Glad that I was able to help. I hope that the website I linked was of use too. The nurse at my clinic used a web site http://www.webmentorlibrary.com to access information on reactive arthritis but this web site is not available for public use as far I as know.

    Anyway I have the section on Reactive arthritis printed off in front of me that I obtained from the nurse, I believe this is what General practitioners refer to as well. about five A4 pages worth.

    You asked what the treatments were for reactive arthritis. Copying in short from the list I have here:

    If the trigger is an infection of the urethra, a short course of antibiotics, Gut infections have often cleared on their own by the time the reactive arthritis develops.

    (Clearing the triggering does not usually alter the course of the arthritis, Once triggered, it will usually run its course well after any infection has gone.

    Anti-inflammatory painkillers easy the pain and stiffness, there are many different brands and your doctor will usually prescribe one. There are no ‘best buy’ and some people find suits them better then others. So if one does not suit at first, another may be fine.
    Some joins become very swollen, the fluid may be removed by a doctor with a needle and syringe which can easy the pain
    An injection of steroids medicine directly into the joint, Rest, But as soon as you can it is important to get the joint exercising and moving again. Sometimes steroid tablets if its very bad.
    Physiotherapy help keeps joints moving, and build muscle around them if you are not using them.
    Disease-modifying medicine. Reduce damage done to joints, there are several for example suphasalazine and methotrexate. They don’t have immediate effect on pain or inflammation but they may help to prevent long term joint damage if symptoms persist.

    I have shorted that information somewhat when copying it. I would be happy to Scan it and e-mail the lot to you if you think it would help. I am sorry to hear about your condition and wish you all the best.

    I the first web site I linked there was information on a study carried out in Florida university about people with reactive arthritis that were put on a long course of antibiotics and another group that were on the placebo. Something like 1/3 of people on the antibiotics arthritis cleared completely and the others had significant reductions in pain and symptoms. Were as the placebo has no change of course.

    Needs to be studied in more detail but it just gives you hope that in the future as medicines improve and our understanding of things increase there may be something in the future that can help to fight or even cure our condition.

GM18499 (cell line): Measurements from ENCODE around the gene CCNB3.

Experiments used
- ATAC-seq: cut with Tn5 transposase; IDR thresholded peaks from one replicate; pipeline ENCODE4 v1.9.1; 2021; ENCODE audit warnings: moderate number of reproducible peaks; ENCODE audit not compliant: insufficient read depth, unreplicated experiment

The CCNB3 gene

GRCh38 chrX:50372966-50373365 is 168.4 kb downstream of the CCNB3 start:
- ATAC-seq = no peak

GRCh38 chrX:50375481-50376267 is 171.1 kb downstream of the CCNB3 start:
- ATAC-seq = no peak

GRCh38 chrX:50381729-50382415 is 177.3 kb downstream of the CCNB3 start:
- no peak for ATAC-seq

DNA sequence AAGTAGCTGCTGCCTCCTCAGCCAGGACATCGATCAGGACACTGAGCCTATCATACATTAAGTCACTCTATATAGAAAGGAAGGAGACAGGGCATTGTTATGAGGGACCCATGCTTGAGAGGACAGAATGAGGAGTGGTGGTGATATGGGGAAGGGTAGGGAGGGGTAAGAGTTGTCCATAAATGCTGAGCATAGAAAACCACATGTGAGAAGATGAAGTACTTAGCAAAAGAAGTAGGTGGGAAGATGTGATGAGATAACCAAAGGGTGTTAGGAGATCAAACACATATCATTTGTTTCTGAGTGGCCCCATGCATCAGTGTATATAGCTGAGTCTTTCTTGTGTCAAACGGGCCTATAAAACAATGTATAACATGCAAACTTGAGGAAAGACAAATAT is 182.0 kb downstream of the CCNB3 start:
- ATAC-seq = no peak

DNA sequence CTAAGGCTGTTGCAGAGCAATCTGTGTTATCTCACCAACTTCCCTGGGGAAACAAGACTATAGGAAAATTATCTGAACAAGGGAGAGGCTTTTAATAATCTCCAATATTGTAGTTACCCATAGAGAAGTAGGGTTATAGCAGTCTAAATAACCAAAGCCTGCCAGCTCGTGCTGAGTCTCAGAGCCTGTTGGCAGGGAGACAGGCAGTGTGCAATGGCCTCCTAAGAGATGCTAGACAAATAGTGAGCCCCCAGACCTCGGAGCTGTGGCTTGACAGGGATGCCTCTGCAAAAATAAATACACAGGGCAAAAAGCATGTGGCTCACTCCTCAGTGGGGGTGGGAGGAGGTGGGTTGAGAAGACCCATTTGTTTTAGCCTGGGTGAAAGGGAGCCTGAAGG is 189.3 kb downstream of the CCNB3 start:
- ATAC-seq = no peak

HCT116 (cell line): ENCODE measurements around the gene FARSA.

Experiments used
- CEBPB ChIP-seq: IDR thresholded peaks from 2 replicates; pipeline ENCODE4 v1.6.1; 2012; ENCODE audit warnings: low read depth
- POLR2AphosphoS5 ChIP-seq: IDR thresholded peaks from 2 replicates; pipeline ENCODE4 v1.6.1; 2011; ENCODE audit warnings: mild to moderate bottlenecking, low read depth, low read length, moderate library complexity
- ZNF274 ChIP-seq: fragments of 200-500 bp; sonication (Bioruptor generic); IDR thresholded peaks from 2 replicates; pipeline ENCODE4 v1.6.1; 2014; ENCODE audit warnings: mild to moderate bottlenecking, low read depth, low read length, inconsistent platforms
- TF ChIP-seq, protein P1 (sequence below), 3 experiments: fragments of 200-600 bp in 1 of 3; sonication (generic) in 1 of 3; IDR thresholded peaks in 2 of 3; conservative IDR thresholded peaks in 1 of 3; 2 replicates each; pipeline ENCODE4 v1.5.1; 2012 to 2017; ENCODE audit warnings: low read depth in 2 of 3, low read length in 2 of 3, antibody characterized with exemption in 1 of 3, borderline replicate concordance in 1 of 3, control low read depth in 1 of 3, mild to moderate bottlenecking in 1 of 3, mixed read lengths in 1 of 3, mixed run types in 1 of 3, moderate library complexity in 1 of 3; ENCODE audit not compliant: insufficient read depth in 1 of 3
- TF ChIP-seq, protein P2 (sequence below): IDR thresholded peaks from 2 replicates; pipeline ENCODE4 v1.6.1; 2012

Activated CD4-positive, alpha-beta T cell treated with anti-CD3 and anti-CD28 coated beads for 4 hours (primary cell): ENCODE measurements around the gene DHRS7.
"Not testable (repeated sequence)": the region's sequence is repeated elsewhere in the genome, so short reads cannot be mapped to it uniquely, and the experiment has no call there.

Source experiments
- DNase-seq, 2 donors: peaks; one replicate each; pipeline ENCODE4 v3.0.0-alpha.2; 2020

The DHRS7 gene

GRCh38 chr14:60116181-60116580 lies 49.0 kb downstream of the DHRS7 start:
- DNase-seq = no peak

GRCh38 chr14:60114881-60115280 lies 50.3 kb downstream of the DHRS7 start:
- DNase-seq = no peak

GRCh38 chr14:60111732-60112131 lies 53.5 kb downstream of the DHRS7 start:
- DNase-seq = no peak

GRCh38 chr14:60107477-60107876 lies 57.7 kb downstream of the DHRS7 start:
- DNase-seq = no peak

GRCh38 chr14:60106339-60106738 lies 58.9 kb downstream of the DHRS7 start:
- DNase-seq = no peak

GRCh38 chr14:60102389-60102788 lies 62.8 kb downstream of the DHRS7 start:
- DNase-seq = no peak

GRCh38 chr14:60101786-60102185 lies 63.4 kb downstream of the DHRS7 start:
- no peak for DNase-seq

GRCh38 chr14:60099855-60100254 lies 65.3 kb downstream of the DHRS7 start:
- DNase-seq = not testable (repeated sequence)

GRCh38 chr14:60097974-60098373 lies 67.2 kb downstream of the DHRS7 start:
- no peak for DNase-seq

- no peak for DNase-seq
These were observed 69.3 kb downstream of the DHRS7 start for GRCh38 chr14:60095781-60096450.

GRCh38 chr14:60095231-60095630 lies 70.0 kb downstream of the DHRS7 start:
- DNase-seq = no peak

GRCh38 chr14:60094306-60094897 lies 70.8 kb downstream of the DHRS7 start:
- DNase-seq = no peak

Hi DreamDaisy and thanks for the invite. i will have a look when i get a chance. Hope that i have helped shine some light sweetprincess, wishing you the best and hope to hear from you again,
  • sweetprincesssweetprincess Posts: 12
    edited 30. Nov -1, 00:00
    Hi,
    Thanks again for replying.The Onlykey can you carry out your normal day activities easily and which job do you have.Did arthritis stopped you from doing what you wanted to do.
  • TheOnlyKeyTheOnlyKey Posts: 24
    edited 30. Nov -1, 00:00
    I was a technician for Audi when I got it and for the 8 months I was on crutches I was unable to because I was not allowed into the workshop for health and safety reasons. But after the period I got back into it. I have since left there, and now have just been accepted as a FireFighter. Since this original flair up I have been able to live my life quite well. Few weeks here and their of pain but nothing I can remember. Now I am going through pain in my left shoulder, Lower back, Both feet, toes etc. And at times it can be hard to get my jumper off or sit up in bed when I wake up. Makes me worry a lot about if I am going to be able to do this new Job in the Future? And if I should not bother wasting their time. But I want it so bad that I will do everything I can. The GP is helpful and I should have my blood test results back next week. I am hoping that a different type of Anti-inflammatory will help and this flair up will pass and allow to get back to normal. So It does effect me from time to time. And some times worse then others. But I have only had it 4 years so I don’t know how it will change other time. GP says it should get better but we will see. Everyone is different. It could be a completely different story for you. I hope that you can get back to normal. Wish you all the best.